Photoshelter blog

The fine people at Photoshelter (which hosts my archive) have an interesting discussion at the moment called Getting Photographers and Non Profits together that mentions my work in Lebanon via

It’s always good to feel that you may have contributed something positive…

Stuart Freedman Photographs the work Handicap International to affect Lebanese Policy Change

“Handicap International prides itself on having collaborated with Stuart Freedman on several occasions, the last one to date being his reportage in south Lebanon in 2007 that resulted in a book and an exhibition, both titled ‘Clearing for Peace’. We have granted Stuart Freedman permission to use freely the outcome of this collaboration, hoping that this fantastic body of work receives as much recognition as possible.

Stuart Freedman’s photographic work about the cluster munition issue in south Lebanon has been instrumental for us to lobby decision-makers, diplomats and governmental authorities so that they decide to ban these weapons. The exhibition has traveled to major cities of the world, when and where international negotiations on cluster munitions took place. On such occasions, the book was also distributed to the people involved in the discussions and to media representatives. This series of international conferences came to a conclusion in Oslo on 3 December 2008, when an international treaty banning cluster munitions was signed.”

Sylvain Ogier
External communications Manager
Handicap International

Here are a few images from the set:

Lebanon - Basouriah - Operatives Mohammed Zayat, Mohammed Swaidai and Ali Nini dress in their protective armour and prepare to search for cluster bombs in the Bourj el Shmali area (CBU 144), Southern Lebanon. The area was heavily contaminated with unexploded ordnance after the Lebanon-Israeli war in 2006 - especially with Cluster bombs.

Lebanon - Maaraki - Rusha Zayoun, 17 who lost her leg to a cluster bomb when her father brought it inside the house and it exploded. She has not been to school since and is very shy. Her father, Mohammed Ali Zayoun, 50, has just returned from working as a labourer.

Lebanon - Basouriah - Operators searching for cluster munitions tape off a 'safe line' area
Lebanon - Basouriah - Operatives Ali Tahini and Haitham Mustafa pray at the Control Point
Lebanon - Basouriah - Ernst Worst, 49, a Technical Advisor from South Africa, photographed in his Control Point, CBU 40

Unseen but not forgotten…

Last month saw the release of Unseen a new collaborative project by the British Press Photographers Association (BPPA). So many images are commissioned editorially and never used and this project sought to showcase some of that work. I have a few spreads inside as well as the cover of which I’m very proud.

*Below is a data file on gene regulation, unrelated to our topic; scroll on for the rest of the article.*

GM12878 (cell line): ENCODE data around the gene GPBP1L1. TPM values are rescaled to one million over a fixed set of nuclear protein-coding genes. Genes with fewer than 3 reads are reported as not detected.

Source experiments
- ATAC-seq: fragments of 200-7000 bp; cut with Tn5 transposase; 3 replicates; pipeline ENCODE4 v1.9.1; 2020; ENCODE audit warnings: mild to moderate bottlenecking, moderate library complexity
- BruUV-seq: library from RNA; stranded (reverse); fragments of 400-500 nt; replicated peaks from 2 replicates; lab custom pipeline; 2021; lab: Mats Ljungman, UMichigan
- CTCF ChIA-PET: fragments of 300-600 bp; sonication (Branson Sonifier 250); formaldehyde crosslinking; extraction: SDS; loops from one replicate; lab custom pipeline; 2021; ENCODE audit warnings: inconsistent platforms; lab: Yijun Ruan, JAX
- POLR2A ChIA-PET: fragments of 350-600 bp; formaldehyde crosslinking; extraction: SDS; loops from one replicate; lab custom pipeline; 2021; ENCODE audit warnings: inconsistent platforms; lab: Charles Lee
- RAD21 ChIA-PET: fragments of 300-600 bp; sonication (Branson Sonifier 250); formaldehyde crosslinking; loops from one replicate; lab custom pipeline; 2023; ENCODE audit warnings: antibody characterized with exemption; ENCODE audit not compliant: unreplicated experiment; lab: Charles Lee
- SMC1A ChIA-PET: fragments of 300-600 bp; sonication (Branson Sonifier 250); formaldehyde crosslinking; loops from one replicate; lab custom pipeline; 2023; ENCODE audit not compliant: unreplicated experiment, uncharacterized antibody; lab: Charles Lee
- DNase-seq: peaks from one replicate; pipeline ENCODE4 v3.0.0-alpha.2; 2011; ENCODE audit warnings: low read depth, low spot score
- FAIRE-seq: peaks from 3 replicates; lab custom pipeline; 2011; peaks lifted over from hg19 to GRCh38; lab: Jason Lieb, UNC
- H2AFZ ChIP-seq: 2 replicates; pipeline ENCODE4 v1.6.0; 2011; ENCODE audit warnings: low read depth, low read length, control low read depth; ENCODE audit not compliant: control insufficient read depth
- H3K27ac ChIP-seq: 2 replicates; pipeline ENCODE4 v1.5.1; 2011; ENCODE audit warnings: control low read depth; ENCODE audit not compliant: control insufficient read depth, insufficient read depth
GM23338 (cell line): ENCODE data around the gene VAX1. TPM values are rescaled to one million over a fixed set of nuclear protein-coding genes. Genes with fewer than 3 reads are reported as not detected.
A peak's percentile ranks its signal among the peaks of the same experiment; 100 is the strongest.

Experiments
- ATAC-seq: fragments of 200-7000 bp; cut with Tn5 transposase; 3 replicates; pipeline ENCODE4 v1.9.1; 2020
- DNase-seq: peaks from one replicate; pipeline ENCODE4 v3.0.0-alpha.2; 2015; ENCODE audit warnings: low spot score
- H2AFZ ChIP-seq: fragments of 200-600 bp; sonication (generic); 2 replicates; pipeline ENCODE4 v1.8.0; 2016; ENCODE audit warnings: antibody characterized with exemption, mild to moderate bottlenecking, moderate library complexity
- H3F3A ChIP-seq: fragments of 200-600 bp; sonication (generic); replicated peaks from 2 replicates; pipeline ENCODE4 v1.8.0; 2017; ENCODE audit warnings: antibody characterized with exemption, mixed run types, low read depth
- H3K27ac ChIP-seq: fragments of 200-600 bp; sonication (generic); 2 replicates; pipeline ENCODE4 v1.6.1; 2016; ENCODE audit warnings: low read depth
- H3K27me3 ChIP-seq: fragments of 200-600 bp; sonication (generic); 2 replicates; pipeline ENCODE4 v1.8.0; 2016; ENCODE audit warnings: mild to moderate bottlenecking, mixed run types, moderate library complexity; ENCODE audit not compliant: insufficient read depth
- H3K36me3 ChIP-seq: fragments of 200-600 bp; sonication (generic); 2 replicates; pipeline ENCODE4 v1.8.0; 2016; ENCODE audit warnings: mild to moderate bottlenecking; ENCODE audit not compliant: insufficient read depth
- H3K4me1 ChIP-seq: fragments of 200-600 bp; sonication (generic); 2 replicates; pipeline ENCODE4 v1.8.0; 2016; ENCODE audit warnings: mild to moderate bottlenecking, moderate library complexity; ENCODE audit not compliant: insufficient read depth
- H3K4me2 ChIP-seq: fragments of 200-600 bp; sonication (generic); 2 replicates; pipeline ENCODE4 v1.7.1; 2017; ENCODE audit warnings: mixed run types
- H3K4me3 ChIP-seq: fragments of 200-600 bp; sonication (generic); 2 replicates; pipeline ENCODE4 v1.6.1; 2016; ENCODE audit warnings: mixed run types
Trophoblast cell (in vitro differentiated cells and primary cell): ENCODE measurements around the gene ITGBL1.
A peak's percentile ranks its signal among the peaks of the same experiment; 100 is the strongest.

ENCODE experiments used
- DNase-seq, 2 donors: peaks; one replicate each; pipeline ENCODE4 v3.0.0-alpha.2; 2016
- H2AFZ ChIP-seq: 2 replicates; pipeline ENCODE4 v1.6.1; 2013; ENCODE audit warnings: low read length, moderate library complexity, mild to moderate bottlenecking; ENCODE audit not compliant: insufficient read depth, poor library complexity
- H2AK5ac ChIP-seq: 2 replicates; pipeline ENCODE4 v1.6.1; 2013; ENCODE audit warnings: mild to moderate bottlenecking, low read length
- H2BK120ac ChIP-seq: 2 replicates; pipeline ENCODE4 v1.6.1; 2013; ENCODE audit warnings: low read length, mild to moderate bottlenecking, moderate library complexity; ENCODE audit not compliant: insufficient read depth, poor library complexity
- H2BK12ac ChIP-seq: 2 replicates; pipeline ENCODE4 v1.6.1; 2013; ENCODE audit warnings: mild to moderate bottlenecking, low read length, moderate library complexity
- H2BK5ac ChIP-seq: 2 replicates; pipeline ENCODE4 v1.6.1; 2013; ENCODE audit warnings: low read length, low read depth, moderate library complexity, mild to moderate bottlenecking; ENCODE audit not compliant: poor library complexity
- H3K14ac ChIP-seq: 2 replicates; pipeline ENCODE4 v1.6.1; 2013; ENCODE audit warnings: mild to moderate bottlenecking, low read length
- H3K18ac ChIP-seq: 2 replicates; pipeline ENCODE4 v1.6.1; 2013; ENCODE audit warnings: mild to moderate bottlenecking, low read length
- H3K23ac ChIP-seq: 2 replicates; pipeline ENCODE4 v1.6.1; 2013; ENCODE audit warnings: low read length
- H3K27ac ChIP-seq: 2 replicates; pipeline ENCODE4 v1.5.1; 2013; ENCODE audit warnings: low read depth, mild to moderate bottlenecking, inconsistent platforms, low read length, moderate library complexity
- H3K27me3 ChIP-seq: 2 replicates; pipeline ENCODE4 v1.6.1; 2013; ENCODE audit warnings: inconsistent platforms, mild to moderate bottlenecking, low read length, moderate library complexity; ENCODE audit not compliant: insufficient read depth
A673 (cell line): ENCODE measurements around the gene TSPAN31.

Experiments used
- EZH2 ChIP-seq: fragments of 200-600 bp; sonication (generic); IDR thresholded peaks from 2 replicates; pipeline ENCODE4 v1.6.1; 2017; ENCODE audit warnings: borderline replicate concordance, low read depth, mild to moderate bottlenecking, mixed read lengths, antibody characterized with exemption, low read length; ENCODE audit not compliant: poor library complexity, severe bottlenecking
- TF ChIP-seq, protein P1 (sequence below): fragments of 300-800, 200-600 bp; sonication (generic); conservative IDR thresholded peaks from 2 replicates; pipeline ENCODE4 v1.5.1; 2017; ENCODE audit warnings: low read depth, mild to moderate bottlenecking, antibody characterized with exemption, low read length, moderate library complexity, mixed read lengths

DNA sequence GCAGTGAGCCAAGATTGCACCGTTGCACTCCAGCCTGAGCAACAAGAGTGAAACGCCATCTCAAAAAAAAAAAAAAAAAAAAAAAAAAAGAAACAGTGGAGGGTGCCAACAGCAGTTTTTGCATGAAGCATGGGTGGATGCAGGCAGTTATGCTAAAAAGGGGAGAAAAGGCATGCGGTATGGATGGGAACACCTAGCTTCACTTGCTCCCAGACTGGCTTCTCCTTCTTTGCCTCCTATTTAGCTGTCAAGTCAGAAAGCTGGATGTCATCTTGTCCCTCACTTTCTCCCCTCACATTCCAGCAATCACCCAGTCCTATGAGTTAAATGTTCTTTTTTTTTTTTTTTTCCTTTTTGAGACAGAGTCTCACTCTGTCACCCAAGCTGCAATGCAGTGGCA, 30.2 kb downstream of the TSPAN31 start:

Ibrahim was amputated in Freetown in 1999 when the rebels occupied the Waterloo area. They tried to hack off his other hand but were unable to

The image shows Ibrahim who had his right arm hacked off by rebels from the RUF (Revolutionary United Front).
Despite the Guardian Magazine running the story, the image above was never published. It did however get some recognition at Pictures of the Year (POY) in America.

I remember when I took the assignment, I was very apprehensive. I’d made quite a lot of work in Sierra Leone for a project on young men and violence called The Lord of the Flies (largely an attempt to partially refute Robert Kaplan’s arguments) and had returned subsequently to look at the immediate effects of the mutilations. In the intervening years it seemed that the amputees had become part of a grotesque circus of photographers coming in, ‘doing the atrocity tour’ and leaving; I honestly didn’t know what I could really add to the story. Still, the job was to produce a big exhibition for Handicap International and I had no editorial constraints.

I tried very hard to just photograph the amputees as they were – the fact that they’d been brutalised, an aside on everyday life. In one of those rare moments that make doing this work extraordinary, I turned a corner in a village in Makeni and came face to face with Hassan Fufona. Hassan had polio as a child and the rebels cut off his one good arm. I’d spent days with him in Freetown in 1999 watching him beg, being fed and returning to a hut where he lived with his ageing parents and small brother. A haunted, gaunt boy. Now newly married with two adopted war orphan children in a new town he was transformed. I photographed him in bed with his wife giggling as she put on his prosthetic harness and I photographed him as the head of a family outside his new house. Now, I don’t make any claims to have changed much with photography or in fact to have done much to make the world a better place but meeting Hassan again certainly changed me a little. Sometimes you can’t see the small victories in Africa but they are there. You just have to know where to look.

Hassan Fofona begs outside the Post office
Hassan Fofona begs outside the Post office
Hassan straps on his artificial arm
Hassan straps on his artificial arm
Hassan Fufona and his family outside their resettlement house
Hassan Fufona and his family outside their resettlement house

We are the miracles that God made
To taste the bitter fruit of Time.
We are precious.
And one day our suffering
Will turn into the wonders of the earth

from Ben Okri’s ‘An African Elegy’